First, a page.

Anchoring on the logic of the benefit test where an economic value must be established, taxpayers must answer the question — are these the types of activities that independent enterprises would be willing to pay for or to perform for themselves?

Once it has been established that services are rendered intra-group, it is necessary to determine whether the remuneration is in accordance with the arm’s length principle. This means that the charge for intra-group services should be that which would have been made and accepted between independent parties in comparable circumstances. In determining the arm’s length price, the perspective of both the service provider and service recipient must be considered, especially the value of the service to the recipient and how much an independent party would be willing to pay for the same services in comparable circumstances, as well as the costs incurred by the service provider.

On the cost allocation aspect, the existing guidelines provided two methods to determine the arm’s length charge: (1) direct charge method and (2) indirect charge method. The direct method can be used when the service arrangements on which the charges are based can be clearly identified. Otherwise, an indirect charge method can be used, as in cases where it would be difficult to apply the direct charge method.

In either case, the next question would be whether the charge should have a mark-up. To answer this, one may put himself in the shoes of an independent party and consider that independent parties would normally seek to charge for such services to generate profit rather than provide the services at cost, especially if the rendered services involve high-level or technical services.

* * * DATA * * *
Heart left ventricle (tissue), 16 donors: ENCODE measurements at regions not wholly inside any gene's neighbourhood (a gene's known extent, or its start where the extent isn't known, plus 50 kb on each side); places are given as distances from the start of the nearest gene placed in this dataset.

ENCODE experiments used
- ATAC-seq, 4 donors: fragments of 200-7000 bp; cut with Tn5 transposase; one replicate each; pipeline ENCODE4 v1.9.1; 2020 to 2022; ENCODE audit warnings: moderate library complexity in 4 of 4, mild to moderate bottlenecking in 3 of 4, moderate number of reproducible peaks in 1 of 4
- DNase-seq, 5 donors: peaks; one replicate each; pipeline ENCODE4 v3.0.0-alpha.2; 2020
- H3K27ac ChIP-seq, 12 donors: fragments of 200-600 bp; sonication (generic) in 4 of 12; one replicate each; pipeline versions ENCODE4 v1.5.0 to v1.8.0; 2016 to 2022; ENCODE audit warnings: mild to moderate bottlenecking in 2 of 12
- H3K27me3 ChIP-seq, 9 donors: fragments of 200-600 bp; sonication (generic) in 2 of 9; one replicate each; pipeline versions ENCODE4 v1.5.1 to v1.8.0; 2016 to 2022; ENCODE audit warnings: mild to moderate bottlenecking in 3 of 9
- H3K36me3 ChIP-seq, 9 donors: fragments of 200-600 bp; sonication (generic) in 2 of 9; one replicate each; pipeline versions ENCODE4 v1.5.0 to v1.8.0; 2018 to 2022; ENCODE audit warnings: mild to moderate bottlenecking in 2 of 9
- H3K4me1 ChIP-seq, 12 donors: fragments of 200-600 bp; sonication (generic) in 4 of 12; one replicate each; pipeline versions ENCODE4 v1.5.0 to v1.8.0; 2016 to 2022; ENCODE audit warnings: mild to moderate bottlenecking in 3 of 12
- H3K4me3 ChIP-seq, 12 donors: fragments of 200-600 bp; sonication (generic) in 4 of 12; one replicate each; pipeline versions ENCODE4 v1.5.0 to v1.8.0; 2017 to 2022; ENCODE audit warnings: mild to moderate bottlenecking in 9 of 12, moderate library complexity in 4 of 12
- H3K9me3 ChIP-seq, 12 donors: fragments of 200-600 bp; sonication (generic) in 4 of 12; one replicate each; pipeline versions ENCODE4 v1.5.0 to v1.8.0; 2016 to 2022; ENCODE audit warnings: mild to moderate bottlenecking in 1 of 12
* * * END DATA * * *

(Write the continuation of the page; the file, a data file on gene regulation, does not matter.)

Further, the functions performed and benefits associated with the provision of the services should also be considered in determining the arm’s length charge. It is worth noting that in pricing the services between members of a group, it would not be appropriate to increase the charge solely for the purpose of making sure that the associated enterprise makes a profit, especially if a market price is available.

Currently, TP audits in the Philippines are embedded in the regular tax audit. Considering this, it is important for taxpayers to keep the documentation and supporting analysis for service arrangements with related parties to defend the reasonableness and rationale of entering into service transactions with affiliates. Particularly, taxpayers must ensure that the basis for their TP policy is well-documented, including the relevant agreements, amount of cost actually spent, and supporting analysis for the mark-up or charge applied.

Given that intra-group service is one of the main transactions covered by the Philippine TP Audit Guidelines, taxpayers must address any potential issues on its TP arrangements as early as possible. As the saying goes, “Solve the problem or leave the problem. Do not live with the problem.”

The views or opinions expressed in this article are solely those of the author and do not necessarily represent those of Isla Lipana & Co. The content is for general information purposes only, and should not be used as a substitute for specific advice. 

Joyce Anne Boaloy is a manager at the Tax Services department of Isla Lipana & Co., the Philippine member firm of the PwC network.